Medication Adherence Decisions in Patients With Schizophrenia


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Medication nonadherence is common in patients with schizophrenia. Nonadherence affects approximately half of all patients and may increase the risk of relapse and hospitalization. Although it is an intensively studied phenomenon, we have little understanding of underlying mechanisms leading to nonadherence. In this article, using quantitative and qualitative study results and psychological decision theory, we present a model of medication adherence decisions in patients with schizophrenia that may be useful for clinicians and those involved in the development of adherence interventions or adherence research. The model focuses on the function and meaning of medication from a patient perspective. Although the model is a simplified description of the decision-making process related to medication use, it does explain the role of some important aspects such as insight, side effects, efficacy, and social influences. We also discuss how this may explain the high and persistent rates of nonadherence. Finally, we discuss some implications for clinical practice.​​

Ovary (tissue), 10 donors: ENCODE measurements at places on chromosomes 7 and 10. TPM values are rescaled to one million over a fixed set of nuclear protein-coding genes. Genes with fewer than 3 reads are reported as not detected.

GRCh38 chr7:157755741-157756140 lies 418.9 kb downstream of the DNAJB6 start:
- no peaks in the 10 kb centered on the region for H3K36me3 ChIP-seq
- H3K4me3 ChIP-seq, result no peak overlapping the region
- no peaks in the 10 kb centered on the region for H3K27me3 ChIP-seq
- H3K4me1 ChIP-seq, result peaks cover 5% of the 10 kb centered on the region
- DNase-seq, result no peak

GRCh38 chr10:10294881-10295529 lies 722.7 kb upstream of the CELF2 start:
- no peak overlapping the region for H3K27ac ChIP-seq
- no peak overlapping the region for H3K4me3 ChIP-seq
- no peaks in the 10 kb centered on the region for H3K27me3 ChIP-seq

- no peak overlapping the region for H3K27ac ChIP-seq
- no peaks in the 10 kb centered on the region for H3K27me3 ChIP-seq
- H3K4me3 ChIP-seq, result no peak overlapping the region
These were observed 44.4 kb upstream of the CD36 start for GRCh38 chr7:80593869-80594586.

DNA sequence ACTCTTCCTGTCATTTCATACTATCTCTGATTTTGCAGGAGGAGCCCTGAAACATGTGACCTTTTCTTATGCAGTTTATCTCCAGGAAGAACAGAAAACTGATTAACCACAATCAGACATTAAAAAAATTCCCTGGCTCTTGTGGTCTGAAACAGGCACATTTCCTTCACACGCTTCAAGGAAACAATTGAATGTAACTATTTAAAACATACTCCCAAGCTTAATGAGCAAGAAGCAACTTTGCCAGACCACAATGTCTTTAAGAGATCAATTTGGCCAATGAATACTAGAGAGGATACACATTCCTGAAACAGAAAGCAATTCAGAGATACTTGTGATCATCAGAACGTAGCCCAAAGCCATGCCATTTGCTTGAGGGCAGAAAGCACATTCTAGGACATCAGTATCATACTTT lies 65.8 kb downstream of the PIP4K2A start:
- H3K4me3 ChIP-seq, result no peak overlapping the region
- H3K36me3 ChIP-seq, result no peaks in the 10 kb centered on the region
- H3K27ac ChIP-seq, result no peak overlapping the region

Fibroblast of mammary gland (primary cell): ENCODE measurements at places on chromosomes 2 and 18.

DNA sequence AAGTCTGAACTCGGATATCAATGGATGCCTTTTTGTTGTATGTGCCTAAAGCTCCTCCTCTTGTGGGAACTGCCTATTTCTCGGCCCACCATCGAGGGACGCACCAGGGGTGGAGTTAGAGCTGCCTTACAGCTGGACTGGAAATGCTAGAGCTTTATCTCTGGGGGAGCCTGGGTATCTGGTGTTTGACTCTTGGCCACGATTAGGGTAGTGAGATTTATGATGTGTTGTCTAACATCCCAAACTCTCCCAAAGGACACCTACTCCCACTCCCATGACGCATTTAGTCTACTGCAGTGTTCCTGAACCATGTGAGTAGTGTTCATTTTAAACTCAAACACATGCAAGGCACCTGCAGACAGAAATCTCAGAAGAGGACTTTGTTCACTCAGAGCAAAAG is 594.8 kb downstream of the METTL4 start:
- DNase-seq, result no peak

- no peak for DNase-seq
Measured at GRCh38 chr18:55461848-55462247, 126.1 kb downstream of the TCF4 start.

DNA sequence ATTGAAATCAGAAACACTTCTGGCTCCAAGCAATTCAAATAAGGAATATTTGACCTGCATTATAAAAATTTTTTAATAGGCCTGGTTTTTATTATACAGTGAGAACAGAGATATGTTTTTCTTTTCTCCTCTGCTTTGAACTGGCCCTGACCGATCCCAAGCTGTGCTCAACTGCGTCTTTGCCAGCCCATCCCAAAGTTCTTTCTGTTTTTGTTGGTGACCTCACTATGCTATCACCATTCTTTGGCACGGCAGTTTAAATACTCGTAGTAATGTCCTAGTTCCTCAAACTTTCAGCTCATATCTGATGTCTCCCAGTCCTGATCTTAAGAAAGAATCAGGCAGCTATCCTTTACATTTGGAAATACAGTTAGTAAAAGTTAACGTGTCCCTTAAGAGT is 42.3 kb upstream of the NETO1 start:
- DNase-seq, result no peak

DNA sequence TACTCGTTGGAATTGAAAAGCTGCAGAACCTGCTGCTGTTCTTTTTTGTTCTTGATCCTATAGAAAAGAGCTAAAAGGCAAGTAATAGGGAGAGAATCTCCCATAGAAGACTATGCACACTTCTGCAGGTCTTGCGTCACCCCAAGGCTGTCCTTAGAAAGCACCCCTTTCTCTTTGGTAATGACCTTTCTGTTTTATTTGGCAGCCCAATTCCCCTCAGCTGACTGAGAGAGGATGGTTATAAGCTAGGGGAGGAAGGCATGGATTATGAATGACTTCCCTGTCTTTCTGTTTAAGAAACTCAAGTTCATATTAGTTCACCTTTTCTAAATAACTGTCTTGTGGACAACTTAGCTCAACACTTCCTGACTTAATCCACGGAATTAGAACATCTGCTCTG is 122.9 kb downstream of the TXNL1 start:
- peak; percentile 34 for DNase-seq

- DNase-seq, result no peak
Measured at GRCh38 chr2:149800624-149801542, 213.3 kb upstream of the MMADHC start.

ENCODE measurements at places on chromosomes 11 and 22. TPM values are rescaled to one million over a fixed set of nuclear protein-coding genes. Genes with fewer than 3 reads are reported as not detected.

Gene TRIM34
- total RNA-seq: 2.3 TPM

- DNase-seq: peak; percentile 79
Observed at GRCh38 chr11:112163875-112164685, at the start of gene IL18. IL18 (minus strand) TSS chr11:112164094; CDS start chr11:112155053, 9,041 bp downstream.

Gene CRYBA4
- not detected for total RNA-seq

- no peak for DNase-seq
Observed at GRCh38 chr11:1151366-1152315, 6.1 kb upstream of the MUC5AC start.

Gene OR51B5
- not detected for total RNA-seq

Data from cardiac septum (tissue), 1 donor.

Prim Care Companion CNS Disord 2017;19(6):17n02182

https://doi.org/10.4088/PCC.17n02182